The Aussies, more experienced with the pink ball, and playing in front of a home crowd, bowled extremely well to topple the South African juggernaut. Faf du Plessis shone with a hundred in the first innings and then stunned everyone by declaring on 259 with his team having a wicket to spare. It was a tactical move to bowl at the Aussies under lights with the pink ball.

Usman Khawaja, however, notched up a fine hundred for the Aussies as they took a decisive lead of 124 in the first innings.

A Stephen Cook hundred was South Africa's only major contribution in the second innings as Mitchell Starc and Nathan Lyon shared the spoils. A target of 127 set was easily chased down by the hosts to avert a whitewash.

Scorecard: South Africa 259/9decl (Faf du Plessis 118, Hazlewood 4/68) & 250 (Cook 104, Starc 4/80) lost to Australia 383 (Khawaja 145, Abbott 3/49) & 127/3 (Warner 47, Smith 40)

Asad Shafiq's heroic century in the second innings nearly guided Pakistan to an unlikely victory in Brisbane. AFP

Asad Shafiq's heroic century in the second innings nearly guided Pakistan to an unlikely victory in Brisbane. AFP

Australia vs Pakistan - Brisbane, December 2016

Another pink ball Test and another humdinger was played out. The Aussies, now much more experienced than any other International side with the pink ball, took on Pakistan in a pink ball Test in the first Test of the series at Brisbane.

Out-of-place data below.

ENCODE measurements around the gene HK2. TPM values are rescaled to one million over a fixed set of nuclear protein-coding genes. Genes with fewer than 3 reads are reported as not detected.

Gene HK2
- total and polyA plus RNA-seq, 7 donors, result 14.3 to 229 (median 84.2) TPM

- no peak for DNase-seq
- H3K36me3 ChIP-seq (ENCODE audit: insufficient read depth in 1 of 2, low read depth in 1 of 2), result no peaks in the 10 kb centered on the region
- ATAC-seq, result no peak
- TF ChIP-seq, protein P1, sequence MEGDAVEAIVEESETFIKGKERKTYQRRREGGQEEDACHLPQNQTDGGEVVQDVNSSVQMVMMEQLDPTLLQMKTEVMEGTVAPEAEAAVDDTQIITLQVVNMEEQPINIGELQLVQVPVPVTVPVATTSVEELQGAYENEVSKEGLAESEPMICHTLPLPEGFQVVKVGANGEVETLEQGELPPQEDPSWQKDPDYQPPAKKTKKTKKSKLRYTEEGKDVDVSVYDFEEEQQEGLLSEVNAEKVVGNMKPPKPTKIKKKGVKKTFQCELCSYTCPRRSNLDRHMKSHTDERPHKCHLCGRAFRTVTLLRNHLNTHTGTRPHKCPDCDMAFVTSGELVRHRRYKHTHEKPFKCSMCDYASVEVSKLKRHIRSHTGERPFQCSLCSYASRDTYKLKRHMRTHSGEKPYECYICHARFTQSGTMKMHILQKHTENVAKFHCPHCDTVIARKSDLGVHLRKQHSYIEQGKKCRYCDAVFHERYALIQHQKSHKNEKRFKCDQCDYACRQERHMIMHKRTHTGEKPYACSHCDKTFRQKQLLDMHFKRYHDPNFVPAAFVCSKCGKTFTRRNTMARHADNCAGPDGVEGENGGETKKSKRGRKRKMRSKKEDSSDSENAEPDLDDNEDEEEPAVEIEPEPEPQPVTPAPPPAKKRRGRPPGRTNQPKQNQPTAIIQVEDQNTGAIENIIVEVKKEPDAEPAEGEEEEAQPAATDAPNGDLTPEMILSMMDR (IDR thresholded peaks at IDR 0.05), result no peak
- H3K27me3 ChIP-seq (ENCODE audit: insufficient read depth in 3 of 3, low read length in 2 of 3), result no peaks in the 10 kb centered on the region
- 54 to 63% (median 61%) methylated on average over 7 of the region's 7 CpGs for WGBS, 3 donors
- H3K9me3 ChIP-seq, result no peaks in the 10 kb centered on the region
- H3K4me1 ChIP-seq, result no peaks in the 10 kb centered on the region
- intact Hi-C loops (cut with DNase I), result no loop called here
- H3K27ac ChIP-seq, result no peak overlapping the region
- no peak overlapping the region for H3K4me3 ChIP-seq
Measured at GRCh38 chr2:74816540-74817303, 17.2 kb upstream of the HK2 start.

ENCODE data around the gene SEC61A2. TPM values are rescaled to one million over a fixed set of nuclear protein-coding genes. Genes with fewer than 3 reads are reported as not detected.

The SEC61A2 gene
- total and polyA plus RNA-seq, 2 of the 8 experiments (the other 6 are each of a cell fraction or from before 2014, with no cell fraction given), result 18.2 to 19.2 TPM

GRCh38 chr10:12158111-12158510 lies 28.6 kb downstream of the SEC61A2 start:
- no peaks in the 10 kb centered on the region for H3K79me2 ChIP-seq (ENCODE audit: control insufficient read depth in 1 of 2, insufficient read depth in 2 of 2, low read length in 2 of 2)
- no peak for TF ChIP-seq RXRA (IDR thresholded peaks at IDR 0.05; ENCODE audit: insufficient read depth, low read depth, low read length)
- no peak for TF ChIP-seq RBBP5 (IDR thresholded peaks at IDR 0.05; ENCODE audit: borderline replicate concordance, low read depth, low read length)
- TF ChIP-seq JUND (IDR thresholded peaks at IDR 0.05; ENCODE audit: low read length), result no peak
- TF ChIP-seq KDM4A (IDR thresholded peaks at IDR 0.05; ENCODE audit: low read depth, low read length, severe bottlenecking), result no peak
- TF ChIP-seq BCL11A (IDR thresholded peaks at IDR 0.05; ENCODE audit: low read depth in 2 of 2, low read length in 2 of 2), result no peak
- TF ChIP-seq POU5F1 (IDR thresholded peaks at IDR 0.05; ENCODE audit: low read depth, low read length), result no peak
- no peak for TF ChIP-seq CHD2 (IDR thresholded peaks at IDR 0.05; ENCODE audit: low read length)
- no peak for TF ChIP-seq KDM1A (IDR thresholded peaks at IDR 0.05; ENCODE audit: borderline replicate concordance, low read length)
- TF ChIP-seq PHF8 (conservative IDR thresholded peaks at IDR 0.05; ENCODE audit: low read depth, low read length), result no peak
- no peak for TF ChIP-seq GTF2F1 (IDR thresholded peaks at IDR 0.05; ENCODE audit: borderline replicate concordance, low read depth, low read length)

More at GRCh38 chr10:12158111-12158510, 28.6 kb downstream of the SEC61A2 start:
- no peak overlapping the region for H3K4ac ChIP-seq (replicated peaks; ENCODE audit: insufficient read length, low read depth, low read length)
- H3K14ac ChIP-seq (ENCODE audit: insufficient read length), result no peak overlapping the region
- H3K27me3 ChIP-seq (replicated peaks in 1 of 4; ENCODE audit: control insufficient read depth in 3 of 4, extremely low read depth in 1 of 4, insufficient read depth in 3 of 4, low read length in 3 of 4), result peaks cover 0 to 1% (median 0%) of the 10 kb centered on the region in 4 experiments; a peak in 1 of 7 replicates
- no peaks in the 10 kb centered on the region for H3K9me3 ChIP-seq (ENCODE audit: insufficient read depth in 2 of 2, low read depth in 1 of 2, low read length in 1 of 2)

Batting first, the Aussies piled up 429 courtesy hundreds from Steven Smith and Peter Handscomb. Their seamers — Starc, Hazlewood and Jackson Bird — then took three apiece to destroy Pakistan for a mere 142. A confident Smith declared after setting Pakistan 490, a near impossible total or so it seemed.

Azhar Ali, Asad Shafiq and a slew of tail-enders showed just why Pakistan is the most unpredictable team in the world by nearly pulling off an astounding chase. They came as close as 450 before running out of batsmen but the game proved to be an excellent advertisement for pink ball cricket.

Scorecard: Australia 429 (Smith 130, Handscomb 105, Riaz 4/89) & 202/5decl (Khawaja 74) beat Pakistan 142 ( Sarfraz 59, Hazlewood 3/22) & 450 (Shafiq 137, Starc 4/119)

Published Date: Aug 17, 2017 | Updated Date: Aug 17, 2017



Rank Team Points Rating
1 India 4493 125
2 South Africa 3767 111
3 England 4497 105
4 New Zealand 3114 97
5 Australia 3294 97
Rank Team Points Rating
1 South Africa 6386 120
2 India 6379 120
3 Australia 5948 114
4 England 6156 114
5 New Zealand 5432 111
Rank Team Points Rating
1 Pakistan 2843 124
2 New Zealand 1925 120
3 West Indies 2395 120
4 England 2029 119
5 India 2965 119